One tool I consider a must-have, but not installed on Zenwalk, is a system and application update notifier. I drew attention to this in my last review, and was hoping to see an app update notifier installed by default in this release. Zenwalk has the Zenwalk Update Tool (ZUT) in the repos, and like other applications, it is easy to install from the command line or via the graphical package manager. Once installed, however, you find it to be very unstable: Click on it after it has found the apps with available updates, and it will quit unexpectedly. Crash is not a good word, but that’s what happens – ZUT crashes every time.

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  1. Pingback: Zenwalk Linux 6.4 “Core” | Gustavo Pimentel's GNU/Linux Blog

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  3. hey! pls help me, just istalled the latest zenwalk available…

    there were about 3 or 4 things in the installation that failed to install..

    but, it was still able to run.

    now i changed from xp to zenwalk..

    the problem is that i cant use the gnome session option and i cant click the menu in the xfce.

    pls help me..

    • If some files failed to install, in order words, if the installer spewed some error messages, then it is likely that the iso image was corrupted, or the CD was not burned properly. Your option(s): Reinstall, but check the integrity of the CD before installation. That should fix the problem. If you are migrating from XP to Linux, welcome, but Zenwalk is not the distro I’ll recommend.

      Better alternatives are Mandriva Free, Mandriva One, Linux Mint 8, Ubuntu 9.10, and Pardus 2009. Mandriva Free is highly recommended. It is not perfect, but it’s more noob-friendly than others.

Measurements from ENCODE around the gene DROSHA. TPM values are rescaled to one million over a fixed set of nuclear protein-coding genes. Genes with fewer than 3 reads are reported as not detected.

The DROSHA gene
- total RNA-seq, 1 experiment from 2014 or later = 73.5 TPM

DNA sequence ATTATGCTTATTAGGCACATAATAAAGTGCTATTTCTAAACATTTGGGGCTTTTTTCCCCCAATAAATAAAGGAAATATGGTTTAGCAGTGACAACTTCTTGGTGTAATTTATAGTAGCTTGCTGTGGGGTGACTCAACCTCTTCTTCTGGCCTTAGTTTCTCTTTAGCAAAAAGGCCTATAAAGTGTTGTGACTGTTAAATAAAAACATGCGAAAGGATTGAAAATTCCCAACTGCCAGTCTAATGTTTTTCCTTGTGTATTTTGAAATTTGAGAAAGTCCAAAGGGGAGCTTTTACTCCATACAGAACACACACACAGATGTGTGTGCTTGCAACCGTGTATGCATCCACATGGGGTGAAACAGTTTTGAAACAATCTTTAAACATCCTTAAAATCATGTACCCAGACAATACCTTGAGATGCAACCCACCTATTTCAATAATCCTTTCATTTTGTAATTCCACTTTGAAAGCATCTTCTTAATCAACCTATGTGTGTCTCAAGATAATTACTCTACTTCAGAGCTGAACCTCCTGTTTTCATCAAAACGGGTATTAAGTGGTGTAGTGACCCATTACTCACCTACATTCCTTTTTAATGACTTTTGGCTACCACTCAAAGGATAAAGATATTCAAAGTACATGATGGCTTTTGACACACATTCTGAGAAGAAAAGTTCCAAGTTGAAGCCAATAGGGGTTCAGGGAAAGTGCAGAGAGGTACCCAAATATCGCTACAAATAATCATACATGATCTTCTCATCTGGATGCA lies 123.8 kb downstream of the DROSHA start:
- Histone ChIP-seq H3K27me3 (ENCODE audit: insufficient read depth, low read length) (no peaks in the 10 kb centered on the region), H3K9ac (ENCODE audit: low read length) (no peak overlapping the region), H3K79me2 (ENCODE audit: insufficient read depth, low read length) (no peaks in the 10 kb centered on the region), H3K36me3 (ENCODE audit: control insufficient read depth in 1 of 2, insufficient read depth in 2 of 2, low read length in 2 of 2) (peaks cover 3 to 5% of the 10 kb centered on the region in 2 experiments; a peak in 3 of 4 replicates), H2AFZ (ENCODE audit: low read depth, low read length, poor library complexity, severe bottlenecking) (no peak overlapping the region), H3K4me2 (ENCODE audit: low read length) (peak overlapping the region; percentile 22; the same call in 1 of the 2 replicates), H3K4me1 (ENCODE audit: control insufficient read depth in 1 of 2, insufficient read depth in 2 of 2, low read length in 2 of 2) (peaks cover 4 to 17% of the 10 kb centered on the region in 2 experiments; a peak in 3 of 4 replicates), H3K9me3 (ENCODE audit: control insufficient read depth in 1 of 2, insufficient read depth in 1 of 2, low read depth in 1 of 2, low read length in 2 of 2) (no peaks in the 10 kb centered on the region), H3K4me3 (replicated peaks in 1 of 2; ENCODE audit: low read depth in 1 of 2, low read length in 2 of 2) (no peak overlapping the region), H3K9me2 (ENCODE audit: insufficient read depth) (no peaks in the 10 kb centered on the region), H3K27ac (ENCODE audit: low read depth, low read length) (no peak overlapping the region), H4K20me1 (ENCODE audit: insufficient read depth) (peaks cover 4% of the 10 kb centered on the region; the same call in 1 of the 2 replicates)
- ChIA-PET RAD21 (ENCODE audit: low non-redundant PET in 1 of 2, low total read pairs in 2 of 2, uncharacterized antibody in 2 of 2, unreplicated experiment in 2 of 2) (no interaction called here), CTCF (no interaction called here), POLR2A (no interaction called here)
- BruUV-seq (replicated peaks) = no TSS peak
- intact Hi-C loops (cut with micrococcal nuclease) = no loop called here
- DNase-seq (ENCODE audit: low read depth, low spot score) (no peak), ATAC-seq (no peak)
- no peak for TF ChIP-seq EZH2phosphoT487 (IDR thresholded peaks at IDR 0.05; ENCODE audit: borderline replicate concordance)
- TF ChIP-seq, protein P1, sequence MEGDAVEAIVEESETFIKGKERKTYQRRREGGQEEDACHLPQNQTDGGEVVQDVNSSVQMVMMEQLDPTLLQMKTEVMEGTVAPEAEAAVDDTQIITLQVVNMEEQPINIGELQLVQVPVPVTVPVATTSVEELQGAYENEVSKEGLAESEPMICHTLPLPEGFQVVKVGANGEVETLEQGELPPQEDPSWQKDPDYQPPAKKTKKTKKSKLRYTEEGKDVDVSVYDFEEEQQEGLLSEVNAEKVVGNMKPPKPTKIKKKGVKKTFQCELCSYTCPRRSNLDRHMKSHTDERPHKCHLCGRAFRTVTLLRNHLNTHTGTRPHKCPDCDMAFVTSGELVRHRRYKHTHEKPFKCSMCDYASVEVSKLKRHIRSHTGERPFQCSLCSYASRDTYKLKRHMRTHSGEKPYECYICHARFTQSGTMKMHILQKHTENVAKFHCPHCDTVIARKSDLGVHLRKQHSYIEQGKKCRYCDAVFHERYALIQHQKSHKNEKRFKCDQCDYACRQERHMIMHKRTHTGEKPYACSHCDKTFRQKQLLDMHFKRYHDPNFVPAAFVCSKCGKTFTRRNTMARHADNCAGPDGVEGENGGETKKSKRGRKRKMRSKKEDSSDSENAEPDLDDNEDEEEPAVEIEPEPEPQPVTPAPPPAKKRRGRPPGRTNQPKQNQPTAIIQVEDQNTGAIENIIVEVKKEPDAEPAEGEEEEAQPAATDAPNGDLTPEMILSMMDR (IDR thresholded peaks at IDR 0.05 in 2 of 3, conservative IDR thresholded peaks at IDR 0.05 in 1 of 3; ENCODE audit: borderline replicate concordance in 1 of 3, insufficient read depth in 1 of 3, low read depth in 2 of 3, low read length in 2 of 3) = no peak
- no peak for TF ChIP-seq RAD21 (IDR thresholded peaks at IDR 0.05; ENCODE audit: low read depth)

While we are at this, read this, this (Pardus’ review). Those should gie you an idea of what to look for in a distro.

      • thanks for the response, my apologies for my late reply…

        uhm, can you recommend other linux distros?
        not that what you recommended earlier was not of my preference but because..

        my laptop is already kinda slow, it olny have 256 [246] mb ram. the hd is 40gg.

        its just a notebook, and with windows, its already kind of slow..

        im kind of used in using windows and i usually install lots [and i mean lots] of softwares that i think would be helpful and kinda cool.

  4. “DVD playback are not installed, and are not in the repos – Current or Restricted.”

    Correction. It is available in restricted:

  5. I’ve got to be honest. This review was a rush-job, probably the worst I’ve ever written. I should have double-checked the grammar and some of the facts before hitting “Publish.” But stuff happens, and life goes on.

    If you write as many reviews as I do, eventually, you’ll write one that demonstrates “Primary-school English along with poor knowledge.” But I think Jon is mad because his fave distro got a bad review.

    For the record, the reviews on this site are designed to help my readers decide whether a distro is worth downloading or not. Distro-hopping can be fun, but at some point you just want a distro that works. If the reviews on this site helps you find that distro that just-work, I think that counts for something.

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  7. What tipped me off to stop reading the review was the claim that Linux Mint doesn’t have multiple workspaces… ugh…

  8. “feels slightly much more polished” – this doesn’t make much sense, and really lowers the expectations for the rest of the review. Double & triple check everything before publishing.

  9. An atrociously-written review. No way I’m clicking thru to the second page. Primary-school English along with poor knowledge.

    • “Primary-school English …” I think you’re being generous. It’s probably lower. Sarah Palin’s level, or George Bush’s.
      But “poor knowledge.” About what? You could help us all by pointing out where I missed the mark.

    • Sorry to tell you Jon, but you have at least two typos and one grammar mistake in your reply. Furthermore, there are many readers who don’t have English as their first language, whom would appreciate understandable English. The review is more than adequate to know what Zenwalk is all about and what to experience after installing it, saving a lot of people a lot of homework. Thanks to the editor.